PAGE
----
Impact of the 237th residue on the folding of human carbonic anhydrase II.

Wu MJ, Jiang Y, Yan YB - Int J Mol Sci (2011)

(A) Crystal structure of HCAII (PDB ID 2CBA). Pro237 is highlighted by space-filling model; (B) Sequence alignment of CAII.
© Copyright Policy - open-access
Related In: Results  -  Collection

License 1 - License 2
Show All Figures
getmorefigures.php?uid=PMC3116157&req=5

f1-ijms-12-02797: (A) Crystal structure of HCAII (PDB ID 2CBA). Pro237 is highlighted by space-filling model; (B) Sequence alignment of CAII.
Mentions: Carbonic anhydrase (CA), a member of a large zinc metalloenzyme family, catalyzes the reversible reaction in which carbondioxide is hydrated into bicarbonate [15]. In higher vertebrates, there are several CA isoenzymes with dissimilar cellular and tissue distributions [15,16]. The deficiency of human CA II (HCAII) has been recognized to be associated with a disease called CAII deficiency syndrome (CADS) [17]. Particularly, the deficiency of HCAII can be caused by single-point mutations [16,18], which may severely affect HCAII catalytic properties and stability [4,5,19]. Among these mutations, the P237H mutation was found to significantly decrease the catalytic efficiency and stability of HCAII, suggesting that this mutation may lead to loss-of-function of HCAII and further result in HCAII deficiency [5]. P237 is located on the surface of the HCAII molecule (Figure 1), and is not involved in the active site or core structure of the enzyme. However, the dramatic decrease in the reduction of the Gibbs free energy of HCAII folding implied that it might be crucial to the correct packing of the adjacent secondary structures [5].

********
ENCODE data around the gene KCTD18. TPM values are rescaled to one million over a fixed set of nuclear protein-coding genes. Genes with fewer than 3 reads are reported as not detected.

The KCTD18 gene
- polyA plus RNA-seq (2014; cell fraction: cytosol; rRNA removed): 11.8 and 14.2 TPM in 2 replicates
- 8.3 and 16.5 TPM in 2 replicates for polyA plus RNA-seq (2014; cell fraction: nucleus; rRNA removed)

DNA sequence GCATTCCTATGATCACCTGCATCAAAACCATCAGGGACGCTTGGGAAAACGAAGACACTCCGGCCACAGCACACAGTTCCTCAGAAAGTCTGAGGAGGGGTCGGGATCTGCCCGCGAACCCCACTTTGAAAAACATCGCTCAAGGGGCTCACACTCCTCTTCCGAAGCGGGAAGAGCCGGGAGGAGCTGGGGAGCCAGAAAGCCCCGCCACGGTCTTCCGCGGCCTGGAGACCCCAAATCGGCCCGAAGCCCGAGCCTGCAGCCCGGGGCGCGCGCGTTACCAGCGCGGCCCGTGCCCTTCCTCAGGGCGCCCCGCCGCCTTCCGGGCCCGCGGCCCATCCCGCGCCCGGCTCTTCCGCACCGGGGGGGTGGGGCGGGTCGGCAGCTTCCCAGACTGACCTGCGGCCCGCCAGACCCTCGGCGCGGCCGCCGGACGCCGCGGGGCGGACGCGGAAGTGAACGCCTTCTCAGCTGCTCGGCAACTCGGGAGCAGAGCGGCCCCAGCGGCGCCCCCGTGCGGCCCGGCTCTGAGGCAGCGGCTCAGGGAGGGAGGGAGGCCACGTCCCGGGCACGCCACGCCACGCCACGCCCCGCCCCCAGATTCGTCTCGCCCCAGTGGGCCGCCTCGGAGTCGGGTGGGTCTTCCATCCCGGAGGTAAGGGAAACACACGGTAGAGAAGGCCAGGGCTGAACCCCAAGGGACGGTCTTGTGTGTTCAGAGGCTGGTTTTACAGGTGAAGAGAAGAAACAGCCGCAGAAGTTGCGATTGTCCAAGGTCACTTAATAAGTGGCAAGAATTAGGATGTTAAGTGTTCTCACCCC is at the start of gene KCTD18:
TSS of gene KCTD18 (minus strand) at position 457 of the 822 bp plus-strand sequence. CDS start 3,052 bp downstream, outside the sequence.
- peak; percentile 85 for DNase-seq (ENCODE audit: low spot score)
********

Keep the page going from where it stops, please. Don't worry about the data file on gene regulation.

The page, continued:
Bottom Line: Among the many mutations, the P237H mutation has been characterized to lead to a significant decrease in the activity of the enzyme and in the Gibbs free energy of folding.The FoldX theoretical calculations suggested that this residue did not significantly contribute to the overall folding of HCAII, since all mutants had small ΔΔG values (around 1 kcal/mol).The discrepancy between theoretical and experimental results suggested that caution should be taken when using the prediction methods to evaluate the details of disease-related mutations.

View Article: PubMed Central - PubMed

Affiliation: Key Laboratory of Bio-Resources and Eco-Environment of MOE, College of Life Science, Sichuan University, Chengdu 610064, China; E-Mail: wmj213@gmail.com.

ABSTRACT
The deficiency of human carbonic anhydrase II (HCAII) has been recognized to be associated with a disease called CAII deficiency syndrome (CADS). Among the many mutations, the P237H mutation has been characterized to lead to a significant decrease in the activity of the enzyme and in the Gibbs free energy of folding. However, sequence alignment indicated that the 237th residue of CAII is not fully conserved across all species. The FoldX theoretical calculations suggested that this residue did not significantly contribute to the overall folding of HCAII, since all mutants had small ΔΔG values (around 1 kcal/mol). The experimental determination indicated that at least three mutations affect HCAII folding significantly and the P237H mutation was the most deleterious one, suggesting that Pro237 was important to HCAII folding. The discrepancy between theoretical and experimental results suggested that caution should be taken when using the prediction methods to evaluate the details of disease-related mutations.

Show MeSH
Related in: MedlinePlus